Tag Archives: meditation

Aug 29

A Simpler Time

At the risk of dating myself, I have vivid memories of a “simpler” time when there was no voicemail or e-mail.  When the only “spam” you had to deal with was the occasional flyer that would show up in the mailbox. If you didn’t make it to the bank by closing time on Friday you had no cash for the weekend and if you wanted to take a trip somewhere you went to the local mall and leafed through glossy brochures under the guidance of a travel agent. Wondering what’s going on in the world? Your options were to stroll down to the local news stand or wait for the six o’clock news to air on the radio or television.

The Rise of Modern Technology

I watched the introduction of the first calculators and personal computers with a child-like wonder (not surprisingly, as I was a child at the time). I can remember getting up bright and early to spend fifteen minutes with one my school’s few Commodore PET computers and even getting my hands on a SuperPET or an Apple II on occasion. I was thrilled when my Dad brought his Hewlett-Packard calculator home for the weekend and managed to program it to accept input and print the results of calculations on paper tape.

The Great Debates

I remember all the debates that sprang up at the time. With the advent of technologies like instant tellers, there was one group who were purveyors of doom and gloom – who were adamant that modern technology would lead to wide-spread unemployment. After all, why would a bank hire a teller when a  machine could do their work for a fraction of the cost? At the other end of the spectrum, proponents of these modern trends pointed to all the new jobs that would be created to satisfy the world’s hunger for technology. They were also quick to point out that computers are well suited to mundane, repetitive tasks that nobody enjoys doing anyway. Automating these tedious tasks would mean that us humans would have and abundance of time to enjoy the finer things in life – music, art, literature.

As a wide-eyed teenager in the seventies I was firmly in the second camp. I’m a naturally creative person and saw modern technology as a vehicle with great potential – an opportunity to expand my world and stretch the limits of my imagination. My intrigue led me to pursue a degree in Electrical Engineering with a Computer Systems Engineering focus and to employment as a software developer and project manager on varied and complex software projects.

Welcome to the Future

I’m in awe at how far technology has come in a very short time. In many ways, it has far exceeded the prophecies of the seventies. Technology that, not long ago, was the stuff of science fiction is readily available to the average consumer. Boggling amounts of up-to-date information is accessible at the click of a button and communication, even to the other side of the planet, happens in a blink of an eye and often without a second thought.

Even as I marvel at our technological world, I also witness lives that are out of control and hear stories of excessive stress and overwhelm. It’s all to easy to become distracted by all the “noise” and it’s equally easy to become obsessed with all the tools we have at our disposal for connecting and communicating. If anything, life feels more complicated than it was in the seventies and, especially in our Western culture, I’ve noticed that there’s less emphasis placed on core human values and the finer things in life.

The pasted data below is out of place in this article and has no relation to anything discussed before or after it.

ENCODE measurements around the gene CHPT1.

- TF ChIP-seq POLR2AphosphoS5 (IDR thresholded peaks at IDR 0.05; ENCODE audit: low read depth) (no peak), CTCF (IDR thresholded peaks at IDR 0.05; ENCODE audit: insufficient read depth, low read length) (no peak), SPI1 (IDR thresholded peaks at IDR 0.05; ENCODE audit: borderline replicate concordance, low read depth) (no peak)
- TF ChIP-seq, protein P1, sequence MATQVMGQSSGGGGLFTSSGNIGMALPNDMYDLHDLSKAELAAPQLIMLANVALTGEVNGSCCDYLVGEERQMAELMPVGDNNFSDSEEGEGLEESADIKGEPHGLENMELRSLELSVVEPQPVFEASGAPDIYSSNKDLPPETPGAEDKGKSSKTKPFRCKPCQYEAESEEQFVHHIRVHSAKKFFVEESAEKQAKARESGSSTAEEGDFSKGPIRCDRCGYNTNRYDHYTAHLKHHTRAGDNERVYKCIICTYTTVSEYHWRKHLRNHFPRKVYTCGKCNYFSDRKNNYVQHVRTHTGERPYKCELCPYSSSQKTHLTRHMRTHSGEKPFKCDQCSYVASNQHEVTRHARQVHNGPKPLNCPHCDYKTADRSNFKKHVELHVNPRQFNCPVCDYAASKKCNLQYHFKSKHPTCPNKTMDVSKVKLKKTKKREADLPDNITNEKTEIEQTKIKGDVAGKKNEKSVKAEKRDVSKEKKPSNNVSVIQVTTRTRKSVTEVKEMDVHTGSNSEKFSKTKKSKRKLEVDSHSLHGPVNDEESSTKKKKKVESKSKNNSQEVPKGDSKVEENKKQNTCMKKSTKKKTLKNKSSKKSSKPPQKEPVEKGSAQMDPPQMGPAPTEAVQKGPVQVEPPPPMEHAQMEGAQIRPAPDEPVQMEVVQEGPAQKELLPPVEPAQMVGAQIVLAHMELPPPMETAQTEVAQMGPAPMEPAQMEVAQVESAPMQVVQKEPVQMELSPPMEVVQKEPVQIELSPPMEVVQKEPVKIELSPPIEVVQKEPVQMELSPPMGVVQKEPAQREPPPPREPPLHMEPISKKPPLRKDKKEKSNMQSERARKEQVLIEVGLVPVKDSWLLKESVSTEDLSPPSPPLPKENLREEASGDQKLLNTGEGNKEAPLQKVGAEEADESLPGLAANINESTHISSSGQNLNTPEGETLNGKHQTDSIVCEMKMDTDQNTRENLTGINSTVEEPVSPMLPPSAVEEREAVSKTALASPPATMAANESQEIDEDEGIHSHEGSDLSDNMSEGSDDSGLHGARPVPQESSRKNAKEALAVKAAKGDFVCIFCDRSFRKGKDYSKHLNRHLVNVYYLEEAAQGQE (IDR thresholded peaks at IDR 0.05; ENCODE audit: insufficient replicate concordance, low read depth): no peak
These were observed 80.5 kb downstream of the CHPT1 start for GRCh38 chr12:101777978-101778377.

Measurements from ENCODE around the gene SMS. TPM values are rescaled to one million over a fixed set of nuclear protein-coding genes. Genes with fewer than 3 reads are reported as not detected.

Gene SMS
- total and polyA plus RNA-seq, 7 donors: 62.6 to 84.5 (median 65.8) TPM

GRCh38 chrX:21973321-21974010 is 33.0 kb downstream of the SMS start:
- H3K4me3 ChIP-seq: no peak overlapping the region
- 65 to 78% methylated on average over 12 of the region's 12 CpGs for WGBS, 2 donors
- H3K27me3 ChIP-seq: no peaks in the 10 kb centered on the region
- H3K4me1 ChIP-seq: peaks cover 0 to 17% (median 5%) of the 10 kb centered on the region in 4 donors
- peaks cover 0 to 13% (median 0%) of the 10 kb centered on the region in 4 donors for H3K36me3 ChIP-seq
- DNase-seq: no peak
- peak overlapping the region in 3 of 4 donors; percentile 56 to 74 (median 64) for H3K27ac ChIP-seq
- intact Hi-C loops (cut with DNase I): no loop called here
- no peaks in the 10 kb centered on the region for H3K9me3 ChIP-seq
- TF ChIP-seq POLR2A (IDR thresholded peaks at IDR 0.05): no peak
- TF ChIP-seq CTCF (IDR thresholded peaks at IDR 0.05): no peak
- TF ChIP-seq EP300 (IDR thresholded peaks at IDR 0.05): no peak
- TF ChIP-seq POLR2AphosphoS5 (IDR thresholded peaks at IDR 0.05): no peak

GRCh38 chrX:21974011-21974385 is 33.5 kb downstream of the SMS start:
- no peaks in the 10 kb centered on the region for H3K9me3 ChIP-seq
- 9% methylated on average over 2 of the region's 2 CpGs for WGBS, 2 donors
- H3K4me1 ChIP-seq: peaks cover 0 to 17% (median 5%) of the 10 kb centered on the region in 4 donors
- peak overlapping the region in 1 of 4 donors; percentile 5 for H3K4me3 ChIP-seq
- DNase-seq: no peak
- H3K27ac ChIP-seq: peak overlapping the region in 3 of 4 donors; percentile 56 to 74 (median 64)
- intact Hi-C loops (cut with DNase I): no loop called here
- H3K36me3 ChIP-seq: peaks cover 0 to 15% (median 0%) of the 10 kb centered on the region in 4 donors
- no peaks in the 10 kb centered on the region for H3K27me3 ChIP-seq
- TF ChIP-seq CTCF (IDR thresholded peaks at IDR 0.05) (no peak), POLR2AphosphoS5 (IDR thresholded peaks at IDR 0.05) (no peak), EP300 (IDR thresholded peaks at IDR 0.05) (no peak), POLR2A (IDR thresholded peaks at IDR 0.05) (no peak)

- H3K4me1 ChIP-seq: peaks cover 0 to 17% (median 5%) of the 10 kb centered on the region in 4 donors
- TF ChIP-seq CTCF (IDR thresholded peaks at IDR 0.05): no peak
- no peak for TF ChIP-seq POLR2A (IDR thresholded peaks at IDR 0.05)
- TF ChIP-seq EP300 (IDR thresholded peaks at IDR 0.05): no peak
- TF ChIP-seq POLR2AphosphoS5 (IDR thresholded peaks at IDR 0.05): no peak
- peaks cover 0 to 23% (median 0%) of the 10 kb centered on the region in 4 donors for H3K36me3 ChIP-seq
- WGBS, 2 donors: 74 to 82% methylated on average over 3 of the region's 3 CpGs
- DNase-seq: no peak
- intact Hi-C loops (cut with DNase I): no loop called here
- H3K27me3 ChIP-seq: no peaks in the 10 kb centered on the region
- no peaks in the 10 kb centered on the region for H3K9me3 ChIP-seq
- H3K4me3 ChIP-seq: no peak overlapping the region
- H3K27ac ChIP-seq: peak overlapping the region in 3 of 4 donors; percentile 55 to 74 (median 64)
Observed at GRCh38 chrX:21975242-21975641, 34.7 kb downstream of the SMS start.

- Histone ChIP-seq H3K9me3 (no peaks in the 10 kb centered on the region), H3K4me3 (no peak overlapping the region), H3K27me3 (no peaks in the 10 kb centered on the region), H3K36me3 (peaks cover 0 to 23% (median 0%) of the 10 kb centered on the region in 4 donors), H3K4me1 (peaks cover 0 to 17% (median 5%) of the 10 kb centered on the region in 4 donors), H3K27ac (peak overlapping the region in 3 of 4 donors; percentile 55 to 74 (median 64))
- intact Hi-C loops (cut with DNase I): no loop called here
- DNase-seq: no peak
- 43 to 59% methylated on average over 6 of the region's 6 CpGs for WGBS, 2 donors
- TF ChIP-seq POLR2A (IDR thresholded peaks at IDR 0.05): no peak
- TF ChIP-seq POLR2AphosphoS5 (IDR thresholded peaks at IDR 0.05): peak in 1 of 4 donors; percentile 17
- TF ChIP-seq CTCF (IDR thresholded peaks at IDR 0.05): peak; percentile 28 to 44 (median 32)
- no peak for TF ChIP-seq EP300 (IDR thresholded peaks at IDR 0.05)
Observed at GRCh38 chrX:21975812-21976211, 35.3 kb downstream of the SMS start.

Fast Forward and Out of Control

So, what happened? Why all the stress? I see two core issues at the source of our woes. First of all, a high level of personal discipline is required in order for technology to serve us and not end up being a source of stress. Having a lot of power and information at our fingertips is, in some ways, akin to having a mountain of financial wealth. Sadly people who win lotteries too often don’t go on to live happy and prosperous lives. In fact it’s quite the opposite – their lives tend to be ruined as they don’t have the capacity to deal with their new-found wealth. There’s nothing inherently wrong with having money, just as there’s nothing inherently wrong with having access to technology. What is often missing is a balanced and constructive way of relating to this abundance.

The other core issue is that people generally aren’t taught how to use technology effectively. Instead we tend to be thrown into the middle of it all and are somehow supposed to figure out how all the parts fit together. Add in the myriad of marketing promises, many of them grossly overstated, and it’s not surprising that modern technology has led to so much confusion. People are worried about being left behind and not sure which “band wagon” to board.

Technological Bliss

I feel called to serve in both areas. I have been practicing yoga and meditation for the past fifteen years and teaching since 1999 and see how this ancient technology is needed more than ever in our modern civilization. Getting in touch with our core essence and developing mental discipline is key to not only surviving, but thriving in this fast-paced world we inhabit. A strong sense of self is more important than ever and is something that needs to be cultivated.

I’m also professionally trained as a coach. It’s not surprising that this professional has grown significantly in the wake of our technology advancements. Working with a coach can foster creativity and clarity and can be a powerful way to maintain focus in a world that is full of temptations and distractions.